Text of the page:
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I guess this was asked before, but I could not find any similar question.

When writing part of the scope operator in C++, Vim guesses that it's going to be a label (on the first :) and then indents it automatically, which is pretty annoying. Example:

#1 - initial typing


#2 - added :


#3 - added :


Of course, it's correct at the end, but is there any way to disable the automatic indent for labels? I rarely use them, and it wouldn't be a great deal to indent manually in those cases.

share|improve this question
First hit google: – AJG85 Jun 24 '11 at 17:38
@AJG85 - I don't think, that the @sidyll want to stop the whole auto intending – Kiril Kirov Jun 24 '11 at 17:40
@Kiril Kirov is right. I just want to disable the label indenting on cpp files. And I have some knowledge on syntax files, the problem is that apparently the C indenting is built-in, so I'd like some help on that. $VIMRUNTIME/indent/cpp.vim didn't help. – sidyll Jun 24 '11 at 17:48
For those voting to close (I guess c++ tag viewers) please read this: – sidyll Jun 24 '11 at 18:12
up vote 13 down vote accepted

Just tell vim not to de-indent labels with:

:set cinoptions+=L0

For reference, if by "visibility" modifiers you mean access specifiers, these can be set to not indent with:

:set cinoptions+=g0
share|improve this answer
I can't believe it was that easy. Should I delete my answer? To tell you the truth, I don't know if that's possible considering people upvoted it. Also, sorry if "visibility modifiers" is not the adequate terminology, as I stated in another comment I'm just learning C++ (first day) and I was just repeating the term used before. – sidyll Jun 24 '11 at 23:45

So, it was a matter of reading the help files. I'm posting it here as reference if someone else needs it.

It's simple, considering I have the cindent option turned on. All you need to is to remove the : from the list of keys that trigger the indenting:

:set cinkeys-=:

Vim magic.


Rob Kennedy pointed out interesting facts in the comments, regarding losing the other triggers that : would cause like switch ... case statements and visibility modifiers.

I solved the problem by creating a custom indentexpr. However, I noticed that the standard Vim behavior (at least for me) is to indent visibility modifiers. I think it makes more sense to have them in column 1, with zero indentation. So, as I was writing a indent "plugin", I just though it would be a good moment to add that functionality.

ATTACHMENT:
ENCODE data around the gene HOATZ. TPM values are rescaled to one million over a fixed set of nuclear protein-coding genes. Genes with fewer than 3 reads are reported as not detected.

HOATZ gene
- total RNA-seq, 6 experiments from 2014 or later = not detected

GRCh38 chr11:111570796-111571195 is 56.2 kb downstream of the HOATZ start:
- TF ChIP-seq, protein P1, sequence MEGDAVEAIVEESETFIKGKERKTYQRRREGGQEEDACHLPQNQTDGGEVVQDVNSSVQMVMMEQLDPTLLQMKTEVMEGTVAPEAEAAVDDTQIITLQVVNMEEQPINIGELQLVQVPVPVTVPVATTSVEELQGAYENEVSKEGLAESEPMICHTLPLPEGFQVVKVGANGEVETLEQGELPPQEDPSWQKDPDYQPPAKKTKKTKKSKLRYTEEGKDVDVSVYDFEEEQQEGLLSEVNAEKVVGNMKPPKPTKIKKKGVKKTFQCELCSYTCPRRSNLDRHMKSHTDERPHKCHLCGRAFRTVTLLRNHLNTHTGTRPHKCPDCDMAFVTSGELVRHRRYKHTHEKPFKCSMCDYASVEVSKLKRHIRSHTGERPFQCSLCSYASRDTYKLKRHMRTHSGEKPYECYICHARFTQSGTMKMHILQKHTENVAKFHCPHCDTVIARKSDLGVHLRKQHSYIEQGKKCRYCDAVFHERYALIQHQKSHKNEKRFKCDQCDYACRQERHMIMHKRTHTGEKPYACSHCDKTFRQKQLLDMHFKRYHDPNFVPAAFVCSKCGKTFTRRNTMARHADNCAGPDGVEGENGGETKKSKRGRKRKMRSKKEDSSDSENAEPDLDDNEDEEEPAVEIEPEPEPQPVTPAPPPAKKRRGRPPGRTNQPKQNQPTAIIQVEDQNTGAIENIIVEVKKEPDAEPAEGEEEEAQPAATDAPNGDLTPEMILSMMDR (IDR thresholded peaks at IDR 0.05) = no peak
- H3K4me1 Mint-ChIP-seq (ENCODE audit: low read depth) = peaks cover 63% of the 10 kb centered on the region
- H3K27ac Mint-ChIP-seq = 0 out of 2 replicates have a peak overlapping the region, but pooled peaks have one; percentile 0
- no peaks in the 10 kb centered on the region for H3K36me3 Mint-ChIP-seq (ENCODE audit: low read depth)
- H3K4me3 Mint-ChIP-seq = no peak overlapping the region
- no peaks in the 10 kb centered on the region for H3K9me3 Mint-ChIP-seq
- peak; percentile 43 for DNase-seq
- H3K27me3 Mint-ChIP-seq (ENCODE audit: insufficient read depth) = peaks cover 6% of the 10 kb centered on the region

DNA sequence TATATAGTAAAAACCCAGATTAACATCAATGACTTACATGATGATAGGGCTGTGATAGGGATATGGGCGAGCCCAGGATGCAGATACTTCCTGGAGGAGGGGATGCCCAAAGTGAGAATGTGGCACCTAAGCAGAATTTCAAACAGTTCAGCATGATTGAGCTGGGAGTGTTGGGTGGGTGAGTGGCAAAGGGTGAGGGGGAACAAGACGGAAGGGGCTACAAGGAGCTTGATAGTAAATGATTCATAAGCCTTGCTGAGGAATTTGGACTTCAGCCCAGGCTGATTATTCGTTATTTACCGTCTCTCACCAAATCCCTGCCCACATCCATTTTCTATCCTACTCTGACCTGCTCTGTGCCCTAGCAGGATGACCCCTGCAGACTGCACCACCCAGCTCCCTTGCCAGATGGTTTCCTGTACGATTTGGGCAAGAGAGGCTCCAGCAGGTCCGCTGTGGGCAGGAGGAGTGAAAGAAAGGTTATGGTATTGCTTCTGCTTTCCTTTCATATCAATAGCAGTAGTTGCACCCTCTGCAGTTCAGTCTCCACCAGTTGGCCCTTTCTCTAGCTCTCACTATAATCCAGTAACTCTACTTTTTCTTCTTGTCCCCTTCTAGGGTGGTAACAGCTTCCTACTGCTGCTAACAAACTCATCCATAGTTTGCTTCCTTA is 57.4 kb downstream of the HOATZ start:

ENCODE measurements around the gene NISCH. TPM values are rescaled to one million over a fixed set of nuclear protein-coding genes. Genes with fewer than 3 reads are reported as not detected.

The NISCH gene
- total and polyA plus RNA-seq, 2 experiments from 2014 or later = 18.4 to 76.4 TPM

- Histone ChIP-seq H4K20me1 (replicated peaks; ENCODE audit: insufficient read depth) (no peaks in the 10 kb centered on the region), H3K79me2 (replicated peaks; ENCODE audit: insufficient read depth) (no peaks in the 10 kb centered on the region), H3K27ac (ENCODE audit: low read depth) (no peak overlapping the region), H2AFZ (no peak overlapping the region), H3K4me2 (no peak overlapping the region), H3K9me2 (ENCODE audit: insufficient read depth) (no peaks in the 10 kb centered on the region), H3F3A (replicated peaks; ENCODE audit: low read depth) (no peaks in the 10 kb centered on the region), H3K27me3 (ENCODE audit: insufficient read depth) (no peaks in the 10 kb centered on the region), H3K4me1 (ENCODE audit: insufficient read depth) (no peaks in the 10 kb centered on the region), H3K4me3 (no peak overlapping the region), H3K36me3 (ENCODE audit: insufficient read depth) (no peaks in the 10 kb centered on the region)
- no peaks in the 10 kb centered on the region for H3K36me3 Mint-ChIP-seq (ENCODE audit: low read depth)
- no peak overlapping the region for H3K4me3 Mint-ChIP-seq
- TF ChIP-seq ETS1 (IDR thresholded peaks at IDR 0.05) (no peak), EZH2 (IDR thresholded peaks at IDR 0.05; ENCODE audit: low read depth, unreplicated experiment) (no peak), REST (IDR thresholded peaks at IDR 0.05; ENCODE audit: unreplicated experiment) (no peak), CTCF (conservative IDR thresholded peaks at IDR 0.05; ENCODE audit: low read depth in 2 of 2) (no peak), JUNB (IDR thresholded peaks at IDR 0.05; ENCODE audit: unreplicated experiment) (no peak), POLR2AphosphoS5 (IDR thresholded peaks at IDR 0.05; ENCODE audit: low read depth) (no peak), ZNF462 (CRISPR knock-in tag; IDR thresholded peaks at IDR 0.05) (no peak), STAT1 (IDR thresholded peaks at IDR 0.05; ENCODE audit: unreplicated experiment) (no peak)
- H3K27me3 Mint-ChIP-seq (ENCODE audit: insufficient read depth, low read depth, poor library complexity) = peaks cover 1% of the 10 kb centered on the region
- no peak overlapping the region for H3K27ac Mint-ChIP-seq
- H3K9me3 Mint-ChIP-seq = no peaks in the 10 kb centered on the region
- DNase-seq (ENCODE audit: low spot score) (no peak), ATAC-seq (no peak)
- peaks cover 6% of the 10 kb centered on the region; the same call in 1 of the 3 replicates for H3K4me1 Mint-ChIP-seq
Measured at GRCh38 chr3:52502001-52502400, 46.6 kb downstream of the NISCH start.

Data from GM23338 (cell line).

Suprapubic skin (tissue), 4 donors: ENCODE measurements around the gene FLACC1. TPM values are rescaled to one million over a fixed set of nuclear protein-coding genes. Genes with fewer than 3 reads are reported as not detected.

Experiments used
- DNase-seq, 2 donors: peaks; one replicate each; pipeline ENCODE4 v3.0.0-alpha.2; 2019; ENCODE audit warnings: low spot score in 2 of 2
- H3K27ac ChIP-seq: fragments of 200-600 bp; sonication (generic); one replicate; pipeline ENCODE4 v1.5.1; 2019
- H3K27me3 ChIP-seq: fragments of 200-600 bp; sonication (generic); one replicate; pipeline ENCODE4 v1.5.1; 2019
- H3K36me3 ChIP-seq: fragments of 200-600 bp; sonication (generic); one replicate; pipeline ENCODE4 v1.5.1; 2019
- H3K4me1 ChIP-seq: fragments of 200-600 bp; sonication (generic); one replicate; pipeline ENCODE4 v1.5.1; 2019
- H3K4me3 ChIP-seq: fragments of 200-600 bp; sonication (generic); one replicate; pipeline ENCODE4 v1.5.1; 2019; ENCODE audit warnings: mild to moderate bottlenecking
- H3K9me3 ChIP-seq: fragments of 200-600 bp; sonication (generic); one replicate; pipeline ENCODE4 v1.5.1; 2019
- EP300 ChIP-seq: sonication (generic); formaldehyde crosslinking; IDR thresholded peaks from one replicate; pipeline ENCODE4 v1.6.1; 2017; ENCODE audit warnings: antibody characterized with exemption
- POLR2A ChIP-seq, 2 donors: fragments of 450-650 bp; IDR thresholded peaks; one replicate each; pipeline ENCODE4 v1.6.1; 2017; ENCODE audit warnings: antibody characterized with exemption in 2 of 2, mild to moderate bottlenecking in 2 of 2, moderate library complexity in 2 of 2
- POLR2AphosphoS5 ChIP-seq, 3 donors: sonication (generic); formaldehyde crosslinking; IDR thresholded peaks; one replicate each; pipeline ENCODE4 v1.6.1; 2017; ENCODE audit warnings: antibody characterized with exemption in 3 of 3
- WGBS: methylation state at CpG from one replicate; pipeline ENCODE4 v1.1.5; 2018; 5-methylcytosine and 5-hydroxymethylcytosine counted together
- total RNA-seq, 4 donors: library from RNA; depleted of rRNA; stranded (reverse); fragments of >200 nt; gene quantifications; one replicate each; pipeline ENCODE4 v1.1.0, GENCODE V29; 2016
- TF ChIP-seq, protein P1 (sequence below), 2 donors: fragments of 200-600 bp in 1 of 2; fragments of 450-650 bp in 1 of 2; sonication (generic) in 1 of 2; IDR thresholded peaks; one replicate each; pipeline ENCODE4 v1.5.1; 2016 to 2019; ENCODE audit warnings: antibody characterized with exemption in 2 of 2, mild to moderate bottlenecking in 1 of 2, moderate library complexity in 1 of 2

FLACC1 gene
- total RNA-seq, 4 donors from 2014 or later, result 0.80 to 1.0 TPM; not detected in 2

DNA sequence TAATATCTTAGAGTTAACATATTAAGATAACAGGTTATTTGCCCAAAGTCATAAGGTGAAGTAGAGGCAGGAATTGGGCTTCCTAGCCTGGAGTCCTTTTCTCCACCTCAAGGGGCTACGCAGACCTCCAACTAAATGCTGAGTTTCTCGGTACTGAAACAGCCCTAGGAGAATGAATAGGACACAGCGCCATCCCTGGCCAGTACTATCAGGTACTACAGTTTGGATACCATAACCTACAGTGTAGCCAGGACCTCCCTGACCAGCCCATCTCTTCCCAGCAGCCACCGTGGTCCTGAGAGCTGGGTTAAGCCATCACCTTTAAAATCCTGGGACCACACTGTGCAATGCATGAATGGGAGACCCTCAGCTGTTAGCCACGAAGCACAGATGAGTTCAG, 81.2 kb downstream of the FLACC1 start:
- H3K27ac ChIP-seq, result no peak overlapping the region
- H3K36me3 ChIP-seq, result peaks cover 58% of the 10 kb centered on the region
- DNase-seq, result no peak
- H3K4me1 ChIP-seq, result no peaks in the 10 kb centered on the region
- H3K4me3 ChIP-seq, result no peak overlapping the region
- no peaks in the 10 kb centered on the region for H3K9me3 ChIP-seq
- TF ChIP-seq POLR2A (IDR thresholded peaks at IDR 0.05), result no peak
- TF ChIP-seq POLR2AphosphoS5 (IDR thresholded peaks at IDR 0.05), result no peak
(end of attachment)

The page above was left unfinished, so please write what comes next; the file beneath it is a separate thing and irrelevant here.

Here is a file that, if saved as ~/.vim/indent/cpp.vim, might be a better solution to my question, including the visibility modifiers bonus.

" Vim Indent file
" Language:    C++
" Last Change: 2011 Jun 24
" URL:
" ------------------------------------------------------------------------

if exists("b:did_indent")
let b:did_indent = 1

setlocal indentexpr=GetCppIndent()

" Only define the function once.
if exists("*GetCppIndent")

function GetCppIndent()

    " First, get the current line and its last character
    let line = getline(v:lnum)
    let key = line[-1:]

    " If the line contains a visibility modifier, indent it to 0.
    " Remove this block if you don't want that functionality.
    if line =~ 'public\|private\|protected'
        return 0

    " If the line does not contain 'case' or 'default' and the
    " trigger was ':' it's probably part of a scope operator and
    " we want to keep its current indenting.
    if line !~ 'case\|default' && key =~ ':'
        return indent(v:lnum)
        " Otherwise, let the standard C-indenting handle it
        return cindent(v:lnum)


Of course, any suggestion to imporvements are welcome. Maybe I forgot some other case where the : would need special attention. I hope this helps someone else who is also interested in this question.

share|improve this answer
But doesn't that mean that using the = command to indent a line or a block will still change the indentation of a label? Also note that the : key triggers indentation of C++ visibility specifiers and switch cases, not just labels. You've addressed your immediate need, but you haven't completely answered the question you asked. – Rob Kennedy Jun 24 '11 at 19:14
@Rob Kennedy: I agree completely. Regarding =, yes, I'm aware of that and I think it's desirable. Now, about : triggering visibility specifiers, well I can't comment on it. I'm just starting C++, so I don't even know what these mean. The shame is that, as a programmer that knows C, I couldn't forget switch cases. I'll update the answer with more info. – sidyll Jun 24 '11 at 20:17

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